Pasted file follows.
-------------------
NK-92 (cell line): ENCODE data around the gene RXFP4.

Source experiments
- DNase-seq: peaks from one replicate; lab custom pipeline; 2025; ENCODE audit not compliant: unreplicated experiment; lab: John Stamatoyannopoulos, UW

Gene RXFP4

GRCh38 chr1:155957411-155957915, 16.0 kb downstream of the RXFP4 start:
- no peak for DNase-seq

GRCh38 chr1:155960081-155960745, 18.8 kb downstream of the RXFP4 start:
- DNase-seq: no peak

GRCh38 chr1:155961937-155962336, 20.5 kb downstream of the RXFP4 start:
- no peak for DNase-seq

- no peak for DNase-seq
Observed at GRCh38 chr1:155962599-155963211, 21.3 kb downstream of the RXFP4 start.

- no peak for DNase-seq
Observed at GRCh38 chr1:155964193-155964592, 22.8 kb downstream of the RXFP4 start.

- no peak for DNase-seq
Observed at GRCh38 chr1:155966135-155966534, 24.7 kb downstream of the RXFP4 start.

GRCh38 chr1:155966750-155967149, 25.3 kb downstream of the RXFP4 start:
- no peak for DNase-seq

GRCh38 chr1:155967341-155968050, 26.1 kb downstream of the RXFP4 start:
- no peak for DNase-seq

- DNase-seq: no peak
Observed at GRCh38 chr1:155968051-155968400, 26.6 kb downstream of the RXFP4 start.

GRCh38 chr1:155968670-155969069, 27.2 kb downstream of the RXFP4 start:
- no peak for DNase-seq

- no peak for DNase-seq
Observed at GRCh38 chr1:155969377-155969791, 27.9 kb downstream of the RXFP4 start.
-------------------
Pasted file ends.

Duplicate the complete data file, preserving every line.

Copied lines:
NK-92 (cell line): ENCODE data around the gene RXFP4.

Source experiments
- DNase-seq: peaks from one replicate; lab custom pipeline; 2025; ENCODE audit not compliant: unreplicated experiment; lab: John Stamatoyannopoulos, UW

Gene RXFP4

GRCh38 chr1:155957411-155957915, 16.0 kb downstream of the RXFP4 start:
- no peak for DNase-seq

GRCh38 chr1:155960081-155960745, 18.8 kb downstream of the RXFP4 start:
- DNase-seq: no peak

GRCh38 chr1:155961937-155962336, 20.5 kb downstream of the RXFP4 start:
- no peak for DNase-seq

- no peak for DNase-seq
Observed at GRCh38 chr1:155962599-155963211, 21.3 kb downstream of the RXFP4 start.

- no peak for DNase-seq
Observed at GRCh38 chr1:155964193-155964592, 22.8 kb downstream of the RXFP4 start.

- no peak for DNase-seq
Observed at GRCh38 chr1:155966135-155966534, 24.7 kb downstream of the RXFP4 start.

GRCh38 chr1:155966750-155967149, 25.3 kb downstream of the RXFP4 start:
- no peak for DNase-seq

GRCh38 chr1:155967341-155968050, 26.1 kb downstream of the RXFP4 start:
- no peak for DNase-seq

- DNase-seq: no peak
Observed at GRCh38 chr1:155968051-155968400, 26.6 kb downstream of the RXFP4 start.

GRCh38 chr1:155968670-155969069, 27.2 kb downstream of the RXFP4 start:
- no peak for DNase-seq

- no peak for DNase-seq
Observed at GRCh38 chr1:155969377-155969791, 27.9 kb downstream of the RXFP4 start.